Business - Irregularities behind SEP suspension
Accounting irregularities have been blamed for the suspension of SEP Industrial Holdings’ shares last week.
Trading in the Surrey-based manufacturer’s shares was halted under stock exchange rules which require publication of company results within six months of the year end. Trading has been suspended pending the release of SEP’s results for the year to 30 September 1998.
An SEP spokesman said the results had failed to emerge due to ‘substantial inaccuracies’ in financial information which had been submitted to the board. Forensic accountants are now investigating the irregularities which are thought to stem from consolidation of accounts for the group’s subsidiaries.
Discrepancies dating back several years are understood to have been discovered which relate to trading between the subsidiaries.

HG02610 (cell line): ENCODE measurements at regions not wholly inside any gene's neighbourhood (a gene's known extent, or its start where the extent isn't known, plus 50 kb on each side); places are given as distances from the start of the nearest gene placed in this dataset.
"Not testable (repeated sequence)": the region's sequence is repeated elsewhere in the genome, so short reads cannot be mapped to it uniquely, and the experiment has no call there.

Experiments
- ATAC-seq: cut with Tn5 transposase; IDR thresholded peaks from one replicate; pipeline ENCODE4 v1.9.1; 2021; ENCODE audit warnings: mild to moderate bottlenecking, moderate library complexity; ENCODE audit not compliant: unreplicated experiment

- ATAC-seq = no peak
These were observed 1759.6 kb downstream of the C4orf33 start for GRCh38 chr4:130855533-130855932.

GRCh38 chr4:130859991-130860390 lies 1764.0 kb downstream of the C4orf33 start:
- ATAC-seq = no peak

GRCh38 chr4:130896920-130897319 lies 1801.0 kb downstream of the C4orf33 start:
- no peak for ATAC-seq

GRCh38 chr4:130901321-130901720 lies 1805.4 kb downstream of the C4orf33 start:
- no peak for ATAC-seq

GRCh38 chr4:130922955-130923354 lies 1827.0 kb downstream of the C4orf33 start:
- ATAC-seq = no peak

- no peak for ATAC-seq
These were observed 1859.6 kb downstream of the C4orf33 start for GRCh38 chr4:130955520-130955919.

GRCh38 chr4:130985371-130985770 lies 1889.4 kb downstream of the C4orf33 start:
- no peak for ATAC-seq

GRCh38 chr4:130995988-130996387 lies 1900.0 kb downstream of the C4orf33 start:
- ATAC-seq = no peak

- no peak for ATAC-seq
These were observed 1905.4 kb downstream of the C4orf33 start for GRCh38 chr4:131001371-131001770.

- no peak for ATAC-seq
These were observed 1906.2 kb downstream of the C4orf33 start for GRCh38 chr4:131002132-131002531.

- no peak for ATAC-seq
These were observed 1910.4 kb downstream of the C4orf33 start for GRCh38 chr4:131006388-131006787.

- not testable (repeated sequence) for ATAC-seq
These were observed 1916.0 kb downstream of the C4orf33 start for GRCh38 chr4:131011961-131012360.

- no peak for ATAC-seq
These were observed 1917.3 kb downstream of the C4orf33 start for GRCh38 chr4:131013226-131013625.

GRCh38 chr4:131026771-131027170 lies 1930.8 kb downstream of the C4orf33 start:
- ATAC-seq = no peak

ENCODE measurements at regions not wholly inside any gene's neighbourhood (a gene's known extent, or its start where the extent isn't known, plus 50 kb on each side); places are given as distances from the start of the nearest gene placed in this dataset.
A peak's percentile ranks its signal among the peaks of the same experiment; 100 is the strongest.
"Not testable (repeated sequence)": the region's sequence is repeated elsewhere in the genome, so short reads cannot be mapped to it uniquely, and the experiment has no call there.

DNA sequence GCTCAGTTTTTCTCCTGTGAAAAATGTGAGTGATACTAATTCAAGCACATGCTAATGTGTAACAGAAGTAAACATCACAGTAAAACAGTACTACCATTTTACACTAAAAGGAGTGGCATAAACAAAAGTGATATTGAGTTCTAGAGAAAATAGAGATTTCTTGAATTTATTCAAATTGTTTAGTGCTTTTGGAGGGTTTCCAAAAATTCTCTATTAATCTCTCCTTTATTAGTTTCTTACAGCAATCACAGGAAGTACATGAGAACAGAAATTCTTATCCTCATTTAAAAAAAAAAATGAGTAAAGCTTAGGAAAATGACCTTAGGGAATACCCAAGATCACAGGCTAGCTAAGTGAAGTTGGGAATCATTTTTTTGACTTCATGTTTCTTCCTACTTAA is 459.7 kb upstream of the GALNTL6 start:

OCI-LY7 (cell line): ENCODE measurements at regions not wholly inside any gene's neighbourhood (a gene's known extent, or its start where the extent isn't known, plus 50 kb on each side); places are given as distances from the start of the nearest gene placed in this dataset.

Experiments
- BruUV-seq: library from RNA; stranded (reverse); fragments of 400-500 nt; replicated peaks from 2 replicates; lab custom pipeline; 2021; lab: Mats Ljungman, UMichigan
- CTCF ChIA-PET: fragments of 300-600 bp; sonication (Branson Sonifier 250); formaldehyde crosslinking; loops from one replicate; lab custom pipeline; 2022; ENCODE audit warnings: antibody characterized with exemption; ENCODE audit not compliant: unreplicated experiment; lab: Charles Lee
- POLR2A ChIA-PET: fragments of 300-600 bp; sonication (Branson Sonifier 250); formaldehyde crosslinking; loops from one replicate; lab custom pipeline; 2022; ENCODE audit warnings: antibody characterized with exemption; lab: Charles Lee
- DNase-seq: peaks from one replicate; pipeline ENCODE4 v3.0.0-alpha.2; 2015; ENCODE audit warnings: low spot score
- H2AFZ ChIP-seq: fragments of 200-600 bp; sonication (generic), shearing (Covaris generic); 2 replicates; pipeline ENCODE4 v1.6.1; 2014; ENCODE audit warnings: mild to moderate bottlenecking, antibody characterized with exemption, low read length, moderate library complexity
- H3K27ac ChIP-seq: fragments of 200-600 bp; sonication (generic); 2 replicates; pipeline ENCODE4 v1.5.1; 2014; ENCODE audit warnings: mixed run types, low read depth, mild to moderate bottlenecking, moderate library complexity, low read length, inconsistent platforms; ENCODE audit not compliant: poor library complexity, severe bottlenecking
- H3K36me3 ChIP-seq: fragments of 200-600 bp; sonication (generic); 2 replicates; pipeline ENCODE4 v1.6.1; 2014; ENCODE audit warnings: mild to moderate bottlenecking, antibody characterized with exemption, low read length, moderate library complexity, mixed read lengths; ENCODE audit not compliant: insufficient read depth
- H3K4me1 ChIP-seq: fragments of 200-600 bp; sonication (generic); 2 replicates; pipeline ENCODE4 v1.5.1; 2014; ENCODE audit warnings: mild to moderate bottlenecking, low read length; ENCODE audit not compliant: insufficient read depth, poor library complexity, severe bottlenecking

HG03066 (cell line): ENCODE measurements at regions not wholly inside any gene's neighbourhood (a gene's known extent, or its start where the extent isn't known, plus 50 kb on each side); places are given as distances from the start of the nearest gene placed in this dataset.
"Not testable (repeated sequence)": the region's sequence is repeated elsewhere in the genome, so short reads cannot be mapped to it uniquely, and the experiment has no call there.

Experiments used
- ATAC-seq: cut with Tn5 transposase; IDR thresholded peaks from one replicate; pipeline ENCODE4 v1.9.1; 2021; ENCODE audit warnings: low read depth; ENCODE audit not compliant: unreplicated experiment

Difficulties at SEP emerged following the collapse of Quintech, a software subsidiary which went into receivership last November. SEP had planned to float off Quintech, taking advantage of last year’s boom in hi-tech stocks. When the business failed, finance director Paul Curson resigned.
Curson, who still holds a substantial shareholding in the company, said he was ‘surprised’ by the revelations. As Accountancy Age went to press, he was due to meet Ian Boyd, his successor, in an attempt to discover what went wrong.
Conservative party defence spokesman John Maples – a former SEP director and member of the company’s audit committee – was said to be ‘horrified’ by the suspension.
SEP shares, 30p a year ago, have been suspended at 10.25p.